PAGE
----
• BritCham members should obtain knowledge from qualified third parties on such matters as “Adequate Procedures”, best practices in anti-bribery programmes, forms of employment contracts/Company Regulations/Collective Bargaining Agreements that cover issues of corruption in the employment context, adequate due diligence techniques, supplier and other third party screening processes, establishing governance structures, internal audits and gaining board and owner commitment, as well as being informed of external organisations that can assist in these matters (e.g. TRACE).



UK Anti Bribery Act - Comparative Study Annex A Brief Comparison of UK Bribery Act Provisions with Foreign Corrupt Practices Act (FCPA) and Indonesian Anti Corruption Laws It can be seen from the below comparative study that the Act is different in a number of key areas from the FCPA. For example, under the FCPA vicarious liability must be established in order to impute the actions of the company’s agent or employee. The Act imposes strict criminal liability (ie. no knowledge of the offence by the corporate through its officers or employees needs to be proven) when someone associated with a company bribes someone else with the intent of obtaining an advantage.


UK Bribery Act

Bribery of foreign public officials

Yes (Section 6)

Commercial bribery

Yes – the Act also applies to “private to private” bribery.

Receipt of a bribe

Yes (Section 2)


Mixed: some of the “general offences” (Sections 1 and 2) require an intention for a relevant function or activity to be performed improperly; the “FPO offence” (Section 6) requires an intent to influence the FPO and to obtain/retain a business or a business advantage; and the “corporate offence” (Section 7) requires no intent.

Facilitation payments exception

No - facilitation payments are not excluded under the Act.

BritCham Business & Sector Positions 2012/2013


Commentators have argued that British businesses (who of course have to also deal with European anti-money laundering laws) are now at a distinct competitive disadvantage when compared to their counterparts from other jurisdictions with regard to both the costs and the risks of doing business overseas generally and doing business in emerging markets in particular. This may have the wholly undesirable effect of discouraging British business to expand abroad. Note: “yes” confirms that the relevant provision is covered in the respective national legislation.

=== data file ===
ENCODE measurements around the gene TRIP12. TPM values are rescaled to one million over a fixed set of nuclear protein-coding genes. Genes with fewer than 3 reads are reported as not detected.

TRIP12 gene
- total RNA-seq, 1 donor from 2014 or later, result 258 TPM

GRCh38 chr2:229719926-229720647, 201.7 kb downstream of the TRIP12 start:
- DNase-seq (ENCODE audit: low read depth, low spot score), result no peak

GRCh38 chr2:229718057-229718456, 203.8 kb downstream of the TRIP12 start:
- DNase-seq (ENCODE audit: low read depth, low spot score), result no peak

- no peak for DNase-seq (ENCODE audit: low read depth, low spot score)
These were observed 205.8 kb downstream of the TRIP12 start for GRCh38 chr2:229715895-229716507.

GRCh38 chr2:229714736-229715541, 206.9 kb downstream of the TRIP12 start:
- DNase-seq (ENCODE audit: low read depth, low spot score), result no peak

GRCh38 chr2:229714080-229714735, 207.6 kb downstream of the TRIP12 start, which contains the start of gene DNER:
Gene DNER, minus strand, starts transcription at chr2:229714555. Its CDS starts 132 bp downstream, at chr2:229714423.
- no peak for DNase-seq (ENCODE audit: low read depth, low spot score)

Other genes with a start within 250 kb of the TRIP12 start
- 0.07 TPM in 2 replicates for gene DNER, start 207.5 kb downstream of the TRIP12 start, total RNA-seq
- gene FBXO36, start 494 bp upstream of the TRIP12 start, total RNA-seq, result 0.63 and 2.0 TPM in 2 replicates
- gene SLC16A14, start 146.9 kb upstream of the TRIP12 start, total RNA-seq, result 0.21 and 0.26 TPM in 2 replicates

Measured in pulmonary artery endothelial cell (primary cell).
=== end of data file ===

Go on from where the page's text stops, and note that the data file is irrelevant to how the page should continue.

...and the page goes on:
FCPA Yes – the FCPA’s anti-bribery provisions only apply to bribery of foreign officials (including political parties, party officials and candidates for office)

Indonesian Anti Corruption Laws



Only if the commercial bribery may inflict financial loss to the Republic of Indonesia



Yes – the anti-bribery provisions of the FCPA require that the defendant act “corruptly,” “wilfully,” and “knowingly.” Knowledge is expressly defined to include wilful blindness.

Yes – the anti corruption laws requires a briber to have a certain degree of intent to benefit from or influence a public official’s authority.

Yes – in limited circumstances, small facilitation payments are permitted when made to expedite or secure the performance of ‘routine governmental action’.

No exception if such facilitation payment is made in consideration of a certain public official’s authority.

BritCham Business & Sector Positions 2012/2013


In addition, the Act covers private to private commercial bribery whilst the FCPA and (in general) Indonesian Law only deals with bribery of government officials. Of course, the prohibition of facilitation payments under the Act and the absence of any exceptions therefore is a critical difference so far as companies operating in more high risk jurisdictions are concerned.



Failure to keep accurate books and records

No specific offence but failure to keep accurate books and records may constitute a failure to have “adequate procedures” in place.

Promotional expenses exception

“Reasonable and proportionate” corporate hospitality will not be prosecuted, but ‘lavish’ is not defined.

Extra-territorial application

Yes-individuals and corporate entities may be liable for “general offences” and the “FPO offence”, if committed outside the U.K. and if they have a “close connection” with the U.K. (i.e. if they are U.K. citizens, ordinarily resident or incorporated in the U.K.) (Section 12 (4)). The “corporate offence” applies to U.K. entities and any corporate (wherever formed) which carries on part of its business in the U.K. (Section 7(5)).

Liability for actions of third parties

Yes – liability for “general offences” and the “FPO offence” can accrue for bribery conducted through third party intermediaries, and liability under the “corporate offence” can arise if the bribery is conducted by an “associated person” (a person performing services on behalf of the commercial organisation – Section 8).


Individuals: up ten years’ imprisonment and/or an unlimited fine. Corporations: an unlimited fine.

Statute of limitations

BritCham Business & Sector Positions 2012/2013



Yes – for U.S and foreign companies required to file periodic reports with the SEC.

Yes – the FCPA provides an affirmative defence for payments that are reasonable and bona fide business expenses that are directly related to the promotion, demonstration or explanation of products or services, or in connection with the execution or performance of a contract.

No exception if such promotional expenses are made in consideration of a certain public official’s authority.

Yes – the FCPA applies to acts by U.S. issuers, domestic concerns and their agents and employees that occur wholly outside the U.S, and to acts by U.S citizens or residents wherever they occur.